The start of a New Year brings resolutions to quit abusing alcohol for many people around the country. Unfortunately, there is no one-size-fits-all therapy, so the National Institutes of Health (NIH) continues to search for new treatments and medications that target the brain’s addiction cycle in hopes of finding new treatments.
Researchers at the NIH in Bethesda, Maryland, are testing a possible new treatment to help heavy drinkers. The treatment has the potential to help alcohol abusers cut back on the amount they consume. Using a replica of a fully stocked bar where everything looks real – from the alcohol bottles to the taps – the researchers are testing to see how a hormone called ghrelin that sparks people’s appetite for food also affects their desire for alcohol, and if blocking it helps.
“The goal is to create almost a real-world environment, but to control it very strictly,” said lead researcher Dr. Lorenzo Leggio.
The researchers theorize that sitting in the dimly lit bar-laboratory setting should cue the volunteers’ brains to crave a drink, and help determine if the experimental pill counters that urge. The real alcohol is locked in the hospital pharmacy, ready to send over for the extra temptation of smell — and to test how safe the drug is if people drink anyway.
NIH’s bar lab is one of about a dozen versions around the country where the focus is on ghrelin. This hormone is produced in the stomach and controls appetite via receptors in the brain. There’s overlap between receptors that fuel overeating and alcohol craving in the brain’s reward system, explained Leggio.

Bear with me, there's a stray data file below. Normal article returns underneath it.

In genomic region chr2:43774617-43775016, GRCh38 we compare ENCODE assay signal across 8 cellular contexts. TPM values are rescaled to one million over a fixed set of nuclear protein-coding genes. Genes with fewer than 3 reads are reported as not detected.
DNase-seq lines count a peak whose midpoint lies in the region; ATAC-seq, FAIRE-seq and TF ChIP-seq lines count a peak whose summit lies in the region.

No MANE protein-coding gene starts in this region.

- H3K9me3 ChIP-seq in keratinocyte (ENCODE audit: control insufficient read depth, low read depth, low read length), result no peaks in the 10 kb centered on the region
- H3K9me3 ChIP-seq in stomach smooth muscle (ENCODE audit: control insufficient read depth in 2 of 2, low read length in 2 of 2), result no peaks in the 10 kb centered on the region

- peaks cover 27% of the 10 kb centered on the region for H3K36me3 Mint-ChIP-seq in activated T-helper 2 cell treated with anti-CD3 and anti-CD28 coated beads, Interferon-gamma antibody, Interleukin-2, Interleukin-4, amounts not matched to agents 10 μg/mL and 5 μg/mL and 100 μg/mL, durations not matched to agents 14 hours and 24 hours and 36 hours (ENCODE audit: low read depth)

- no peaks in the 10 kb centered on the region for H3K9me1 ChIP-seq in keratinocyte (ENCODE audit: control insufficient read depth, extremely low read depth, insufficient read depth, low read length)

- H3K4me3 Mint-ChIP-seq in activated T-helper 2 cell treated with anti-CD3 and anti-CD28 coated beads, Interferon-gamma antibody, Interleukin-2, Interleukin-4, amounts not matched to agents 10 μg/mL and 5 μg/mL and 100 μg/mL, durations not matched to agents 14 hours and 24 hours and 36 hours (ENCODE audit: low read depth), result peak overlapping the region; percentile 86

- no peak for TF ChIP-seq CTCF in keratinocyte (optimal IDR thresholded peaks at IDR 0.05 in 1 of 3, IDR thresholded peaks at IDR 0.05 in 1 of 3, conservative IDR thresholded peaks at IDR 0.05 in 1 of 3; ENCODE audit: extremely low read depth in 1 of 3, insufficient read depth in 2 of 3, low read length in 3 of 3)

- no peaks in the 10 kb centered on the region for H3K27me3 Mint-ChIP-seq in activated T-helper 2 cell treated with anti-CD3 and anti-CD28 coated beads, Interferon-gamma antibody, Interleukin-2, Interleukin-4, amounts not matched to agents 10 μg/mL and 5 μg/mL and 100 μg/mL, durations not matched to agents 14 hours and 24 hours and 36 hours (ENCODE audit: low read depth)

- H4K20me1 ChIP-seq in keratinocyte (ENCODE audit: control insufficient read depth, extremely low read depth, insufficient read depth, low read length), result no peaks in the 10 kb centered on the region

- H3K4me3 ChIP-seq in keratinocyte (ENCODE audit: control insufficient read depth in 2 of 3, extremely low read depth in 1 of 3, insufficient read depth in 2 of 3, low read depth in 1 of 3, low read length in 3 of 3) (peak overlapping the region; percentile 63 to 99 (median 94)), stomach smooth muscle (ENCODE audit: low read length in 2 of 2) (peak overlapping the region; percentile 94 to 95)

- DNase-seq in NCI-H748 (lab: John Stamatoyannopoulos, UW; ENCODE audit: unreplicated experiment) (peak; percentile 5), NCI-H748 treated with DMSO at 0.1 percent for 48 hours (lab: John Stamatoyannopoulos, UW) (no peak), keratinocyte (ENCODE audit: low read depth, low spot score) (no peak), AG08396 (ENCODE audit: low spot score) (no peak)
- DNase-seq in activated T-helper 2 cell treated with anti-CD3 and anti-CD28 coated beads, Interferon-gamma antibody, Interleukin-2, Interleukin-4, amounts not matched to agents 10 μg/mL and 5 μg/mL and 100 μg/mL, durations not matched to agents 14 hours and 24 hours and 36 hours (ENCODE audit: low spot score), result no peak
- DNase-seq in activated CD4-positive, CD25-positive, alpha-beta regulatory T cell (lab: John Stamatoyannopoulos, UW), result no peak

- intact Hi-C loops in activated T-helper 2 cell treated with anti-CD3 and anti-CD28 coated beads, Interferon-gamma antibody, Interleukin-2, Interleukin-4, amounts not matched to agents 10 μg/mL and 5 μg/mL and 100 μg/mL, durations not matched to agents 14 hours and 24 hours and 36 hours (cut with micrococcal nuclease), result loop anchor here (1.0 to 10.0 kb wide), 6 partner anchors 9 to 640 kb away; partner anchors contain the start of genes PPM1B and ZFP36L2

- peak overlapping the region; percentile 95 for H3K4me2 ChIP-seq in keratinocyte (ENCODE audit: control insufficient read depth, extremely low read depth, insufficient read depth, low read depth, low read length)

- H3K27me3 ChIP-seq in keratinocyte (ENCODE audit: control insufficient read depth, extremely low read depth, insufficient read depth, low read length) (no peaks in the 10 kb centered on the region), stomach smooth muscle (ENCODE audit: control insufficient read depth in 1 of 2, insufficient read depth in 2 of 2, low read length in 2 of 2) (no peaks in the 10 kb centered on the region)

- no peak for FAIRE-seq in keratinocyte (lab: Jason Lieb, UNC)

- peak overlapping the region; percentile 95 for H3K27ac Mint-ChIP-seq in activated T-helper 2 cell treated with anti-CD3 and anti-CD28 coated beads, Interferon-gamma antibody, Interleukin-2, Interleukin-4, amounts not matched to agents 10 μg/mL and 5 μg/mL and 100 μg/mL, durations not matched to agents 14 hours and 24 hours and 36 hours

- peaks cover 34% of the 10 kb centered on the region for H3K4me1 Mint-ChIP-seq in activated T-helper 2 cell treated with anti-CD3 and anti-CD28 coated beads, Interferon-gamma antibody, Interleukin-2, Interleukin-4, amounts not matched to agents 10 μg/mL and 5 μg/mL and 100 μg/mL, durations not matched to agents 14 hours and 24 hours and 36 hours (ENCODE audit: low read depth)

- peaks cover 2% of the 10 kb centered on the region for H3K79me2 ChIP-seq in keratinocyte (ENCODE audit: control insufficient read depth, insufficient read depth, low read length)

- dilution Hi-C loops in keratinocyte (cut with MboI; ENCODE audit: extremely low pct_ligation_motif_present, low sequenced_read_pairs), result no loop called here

In a study published this fall, his team gave 45 heavy-drinking volunteers different doses of ghrelin, and their urge to drink rose along with the extra hormone.
He is now testing whether blocking ghrelin’s action also blocks those cravings, using an experimental drug originally developed for diabetes but never sold. They want to ensure mixing alcohol with the drug is safe in the first phase of the testing, however, researchers also measure cravings of volunteers. The volunteers are hooked to a blood pressure monitor in the tiny bar-lab, smell a favorite drink. Initial safety results are expected this spring.
The NIH hopes that in the future, there will be a simple blood test that tells what medication/ treatment will work best for each individual seeking help. However, they have continually stressed that medication works best in conjunction with other forms of treatment and therapy, as a pill alone rarely, if ever, solve the problem.